“They’re shy to say something and shy to approach,” he said of the Japanese. “You have to do it. The Israelis are not shy ever — do as you do normally, it helps… Please collaborate with our country. If we collaborate, we can beat every country in the world.”

The second half of the event included panel discussions that touched on investment, startup opportunities, and how to tap into the Japanese market from Israel. Moderated by Pearl Cohen Senior Partner Guy Lachmann, he spoke to Principal Fellow, DX Innovation at Nippon, Yusen Kaisha (NYK) Tetsuji Madarame, Managing Partner at Aristagora VC, Anat Tila Cherni, Founder of Chartered Group, Eyal Agmoni, and Co-founder and Managing Partner at IN Venture, Eitan Naor.

“2021 was a fantastic year in terms of tech globally, and in Israel specifically both in the private sector but both IPO and SPACs,” said Tila Cherni. Aristagora VC invests in early-stage tech companies and actively pushes its companies to enter the Japanese market. “What we have experienced in the last half year is a correction to the market. Shares have decreased 50-80%. This obviously has an impact on the private sector. While we feel this, there is still a deep demand for technology. Companies that solve real problems in the real world with real technology will still be able to earn money and grow their businesses.”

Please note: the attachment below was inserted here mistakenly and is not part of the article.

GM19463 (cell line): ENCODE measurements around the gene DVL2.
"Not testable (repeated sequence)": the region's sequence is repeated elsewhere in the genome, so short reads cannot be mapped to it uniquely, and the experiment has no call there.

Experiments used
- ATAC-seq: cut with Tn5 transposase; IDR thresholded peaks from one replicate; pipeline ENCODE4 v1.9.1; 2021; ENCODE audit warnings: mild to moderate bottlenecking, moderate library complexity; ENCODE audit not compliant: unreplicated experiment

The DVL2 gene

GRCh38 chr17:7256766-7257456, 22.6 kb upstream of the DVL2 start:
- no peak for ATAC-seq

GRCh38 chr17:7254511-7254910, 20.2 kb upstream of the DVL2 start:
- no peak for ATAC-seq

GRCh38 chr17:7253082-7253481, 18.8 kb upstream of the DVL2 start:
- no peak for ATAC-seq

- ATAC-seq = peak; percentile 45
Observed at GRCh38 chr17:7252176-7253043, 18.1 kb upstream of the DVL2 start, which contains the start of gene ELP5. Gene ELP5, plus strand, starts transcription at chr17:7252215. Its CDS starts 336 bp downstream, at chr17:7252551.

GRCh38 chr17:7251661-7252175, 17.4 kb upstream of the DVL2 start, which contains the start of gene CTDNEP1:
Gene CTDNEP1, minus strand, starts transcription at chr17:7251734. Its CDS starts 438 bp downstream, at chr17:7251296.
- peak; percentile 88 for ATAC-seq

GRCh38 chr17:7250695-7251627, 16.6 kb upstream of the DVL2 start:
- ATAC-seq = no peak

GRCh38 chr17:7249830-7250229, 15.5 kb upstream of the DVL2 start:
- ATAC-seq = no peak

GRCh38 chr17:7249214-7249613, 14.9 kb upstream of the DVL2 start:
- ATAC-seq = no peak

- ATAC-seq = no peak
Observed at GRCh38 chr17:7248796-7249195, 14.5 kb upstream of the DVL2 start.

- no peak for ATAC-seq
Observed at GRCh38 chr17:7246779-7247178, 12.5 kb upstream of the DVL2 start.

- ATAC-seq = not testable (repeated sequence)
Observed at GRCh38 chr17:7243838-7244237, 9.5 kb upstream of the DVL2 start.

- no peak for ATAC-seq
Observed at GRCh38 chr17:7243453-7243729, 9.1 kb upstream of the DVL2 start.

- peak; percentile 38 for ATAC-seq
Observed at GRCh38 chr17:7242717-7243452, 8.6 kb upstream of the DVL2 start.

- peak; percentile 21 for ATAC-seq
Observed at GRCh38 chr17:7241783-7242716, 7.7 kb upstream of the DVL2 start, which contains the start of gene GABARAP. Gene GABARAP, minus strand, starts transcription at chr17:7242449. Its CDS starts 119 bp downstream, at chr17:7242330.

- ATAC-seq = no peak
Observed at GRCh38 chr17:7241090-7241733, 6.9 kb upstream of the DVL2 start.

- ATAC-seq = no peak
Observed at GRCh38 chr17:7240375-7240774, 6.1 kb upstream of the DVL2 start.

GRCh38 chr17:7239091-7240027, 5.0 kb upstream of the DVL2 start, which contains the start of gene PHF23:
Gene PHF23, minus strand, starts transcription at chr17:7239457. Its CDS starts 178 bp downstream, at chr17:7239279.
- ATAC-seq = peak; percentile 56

Madarame highlighted how NYK, as an old Japanese shipping company, is interested in Israeli tech that it could adopt to help reduce its Co2 emissions. “We want Israeli companies to resolve our challenges like ESG. And we are an aging nation – we need automation,” he told the crowd.

The final panel was moderated by SOMPO Digital Lab Israel CEO Yinnon Dolev and discussed the opportunities for startups in Japan. He was joined by Shai Lev, VP of Operations and Partnerships at Classiq; Gideon Ben Zvi, CEO of Valens; Noa Asher, CEO of NTT Innovation Laboratory Israel; and Avi Bakal, Co-founder and CEO of TriEye.

“Japan is not just different because it is East — there is Japan and then the rest of the world,” said Ben Zvi, CEO of Valens, a manufacturing company providing semiconductors for the automotive and audio-video industries. “The demand for quality is very high. They can consider many things just Beta.” Ben Zvi also stressed the importance of patience and humility for Israelis who wish to work with Japan — and that maturity is key for anyone thinking of making the jump. “ You need maturity to enter the market. There is a barrier that needs to be acknowledged, if you come with a product that is not developed it is easier to go somewhere else.”

For Asher, whose NTT Innovation Laboratory Israel is celebrating its first year, emphasis was placed on longevity. “Israelis tend to look west and not understand the value of working with Japanese corporates. There are so many opportunities and we are happy to present them … Japan is a true mind of infinite opportunities. If you find your champions in Japan it really pays off. It is a long-term relationship,” she said.